By Daniel Kohn
By Imade Nibokun
By Arrissia Owen
By Lilledeshan Bose
By Sarah Bennett
By Adam Lovinus
By Jena Ardell
By Nate Jackson
HARLEQUIN DINNER PLAYHOUSE, 1974-1989
Orange County was the epicenter of dinner theater in the 1980s, and the Harlequin Dinner Playhouse in Santa Ana was one of its main players. The 450-seater hosted Broadway plays such as Annie Get Your Gun.
When dinner theater went out of vogue, the venue's owners relaunched the space as a restaurant and concert venue with the appearance of Buster Poindexter, the alter ego of rocker David Johansen, and his group the Banshees of Blue; Blood, Sweat & Tears; and Gary Puckett. It shut down after six months in the wake of booking problems.
RHYTHM CAFE, 1992-1993
Rhythm Cafe was going to be a national chain of concert clubs, at a time when the likes of the House of Blues didn't exist. The permit applications said acts who would play there "may include" America, B.B. King, Bonnie Raitt, Gallagher, Kenny G., Natalie Cole, Pat Benatar, Waylon Jennings, and Blood, Sweat & Tears.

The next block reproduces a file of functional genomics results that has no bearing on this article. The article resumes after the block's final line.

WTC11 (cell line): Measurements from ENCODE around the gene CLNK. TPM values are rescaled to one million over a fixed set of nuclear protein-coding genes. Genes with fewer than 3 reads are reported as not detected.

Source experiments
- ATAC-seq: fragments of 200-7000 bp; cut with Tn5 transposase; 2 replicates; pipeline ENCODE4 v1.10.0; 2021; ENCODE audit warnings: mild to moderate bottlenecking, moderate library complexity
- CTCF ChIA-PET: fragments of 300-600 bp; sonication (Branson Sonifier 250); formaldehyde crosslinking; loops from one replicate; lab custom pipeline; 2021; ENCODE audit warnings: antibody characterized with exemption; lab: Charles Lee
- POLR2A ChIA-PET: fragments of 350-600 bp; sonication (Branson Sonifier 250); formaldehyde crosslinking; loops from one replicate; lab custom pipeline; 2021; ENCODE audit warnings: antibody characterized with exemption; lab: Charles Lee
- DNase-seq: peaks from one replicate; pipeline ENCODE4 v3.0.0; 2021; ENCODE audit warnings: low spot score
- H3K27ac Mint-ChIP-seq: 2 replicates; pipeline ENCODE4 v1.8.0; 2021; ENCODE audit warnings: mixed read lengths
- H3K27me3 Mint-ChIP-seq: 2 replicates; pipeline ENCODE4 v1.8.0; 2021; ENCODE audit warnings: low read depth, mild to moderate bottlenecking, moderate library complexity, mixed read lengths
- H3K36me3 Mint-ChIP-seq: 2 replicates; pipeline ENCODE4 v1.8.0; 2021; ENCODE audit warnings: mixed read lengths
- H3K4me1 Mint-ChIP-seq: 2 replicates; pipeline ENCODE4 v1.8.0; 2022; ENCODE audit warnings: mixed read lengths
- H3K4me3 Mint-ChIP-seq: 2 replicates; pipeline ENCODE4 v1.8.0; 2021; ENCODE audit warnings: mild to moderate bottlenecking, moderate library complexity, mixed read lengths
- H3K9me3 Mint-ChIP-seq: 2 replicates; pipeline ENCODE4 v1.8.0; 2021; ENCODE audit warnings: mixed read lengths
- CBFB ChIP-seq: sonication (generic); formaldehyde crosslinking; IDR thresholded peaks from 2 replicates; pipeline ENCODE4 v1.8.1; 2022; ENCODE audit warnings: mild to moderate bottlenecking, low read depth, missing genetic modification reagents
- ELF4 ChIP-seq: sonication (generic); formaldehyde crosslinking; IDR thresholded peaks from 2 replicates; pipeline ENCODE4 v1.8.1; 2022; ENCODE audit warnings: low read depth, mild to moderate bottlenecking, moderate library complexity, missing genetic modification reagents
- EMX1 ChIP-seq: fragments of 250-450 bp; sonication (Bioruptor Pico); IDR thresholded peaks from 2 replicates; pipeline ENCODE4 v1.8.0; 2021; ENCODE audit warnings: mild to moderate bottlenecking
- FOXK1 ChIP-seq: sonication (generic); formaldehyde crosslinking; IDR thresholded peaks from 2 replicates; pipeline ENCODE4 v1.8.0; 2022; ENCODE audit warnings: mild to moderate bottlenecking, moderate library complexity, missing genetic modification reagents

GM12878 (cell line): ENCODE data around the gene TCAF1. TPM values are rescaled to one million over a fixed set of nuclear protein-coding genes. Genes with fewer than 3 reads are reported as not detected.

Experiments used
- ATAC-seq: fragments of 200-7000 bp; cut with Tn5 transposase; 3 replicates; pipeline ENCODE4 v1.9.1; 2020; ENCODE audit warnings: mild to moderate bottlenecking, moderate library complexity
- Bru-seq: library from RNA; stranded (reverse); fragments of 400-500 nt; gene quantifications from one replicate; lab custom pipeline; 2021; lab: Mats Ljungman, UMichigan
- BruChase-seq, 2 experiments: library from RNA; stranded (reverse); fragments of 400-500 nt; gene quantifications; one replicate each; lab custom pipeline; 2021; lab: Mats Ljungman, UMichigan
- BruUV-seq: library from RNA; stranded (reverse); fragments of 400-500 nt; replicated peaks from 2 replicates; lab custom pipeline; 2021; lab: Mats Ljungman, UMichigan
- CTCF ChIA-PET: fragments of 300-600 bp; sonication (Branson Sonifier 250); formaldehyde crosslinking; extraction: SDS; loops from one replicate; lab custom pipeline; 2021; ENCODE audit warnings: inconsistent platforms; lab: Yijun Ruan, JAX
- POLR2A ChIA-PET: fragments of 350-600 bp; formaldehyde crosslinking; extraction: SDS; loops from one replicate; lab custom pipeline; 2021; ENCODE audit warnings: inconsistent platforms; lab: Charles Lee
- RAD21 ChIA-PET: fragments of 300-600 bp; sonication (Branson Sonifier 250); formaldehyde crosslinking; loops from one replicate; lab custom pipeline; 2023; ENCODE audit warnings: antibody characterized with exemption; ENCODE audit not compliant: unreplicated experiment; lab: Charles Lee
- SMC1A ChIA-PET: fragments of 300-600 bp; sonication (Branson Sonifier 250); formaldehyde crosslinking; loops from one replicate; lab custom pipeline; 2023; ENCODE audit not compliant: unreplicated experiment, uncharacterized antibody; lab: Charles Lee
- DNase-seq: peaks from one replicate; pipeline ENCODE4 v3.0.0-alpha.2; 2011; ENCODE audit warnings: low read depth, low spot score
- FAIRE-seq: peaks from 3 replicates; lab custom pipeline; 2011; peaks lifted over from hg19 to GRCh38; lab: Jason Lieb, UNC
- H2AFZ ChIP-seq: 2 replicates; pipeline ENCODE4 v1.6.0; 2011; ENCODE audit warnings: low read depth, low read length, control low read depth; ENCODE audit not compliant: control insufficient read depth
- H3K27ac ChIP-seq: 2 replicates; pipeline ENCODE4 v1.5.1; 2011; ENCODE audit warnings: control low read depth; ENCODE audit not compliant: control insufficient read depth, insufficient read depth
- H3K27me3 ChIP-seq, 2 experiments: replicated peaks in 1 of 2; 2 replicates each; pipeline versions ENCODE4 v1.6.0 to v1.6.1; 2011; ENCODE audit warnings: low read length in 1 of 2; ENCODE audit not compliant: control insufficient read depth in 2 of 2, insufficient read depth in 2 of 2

3503 S. Harbor Blvd.
Santa Ana, CA 92704
Category: Music Venues
Region: Santa Ana
GALAXY CONCERT THEATRE, 1993-2008
Gary Folgner, who still owns the Coach House in San Juan Capistrano, would be the venue's longest tenant after the Harlequin Dinner Playhouse—and the most successful at booking musical acts. Under his management, stars such as Beck, Lucinda Williams, Mos Def and Jimmy Cliff appeared. He lost his lease in 2008 and was replaced by a higher-paying tenant.
It was supposed to be a 25,000-square-foot, high-end restaurant/nightclub managed by Anton Posniak and company. Reportedly, plans were for its interior to change every six months, each time with a different theme. Santa Ana wouldn't allow a nightclub, so it never opened.
GALAXY CONCERT THEATRE, 2009-2011
Folgner was offered the lease after Revolver didn't pan out, and he had to work to get the dormant-for-a-year building back up to code.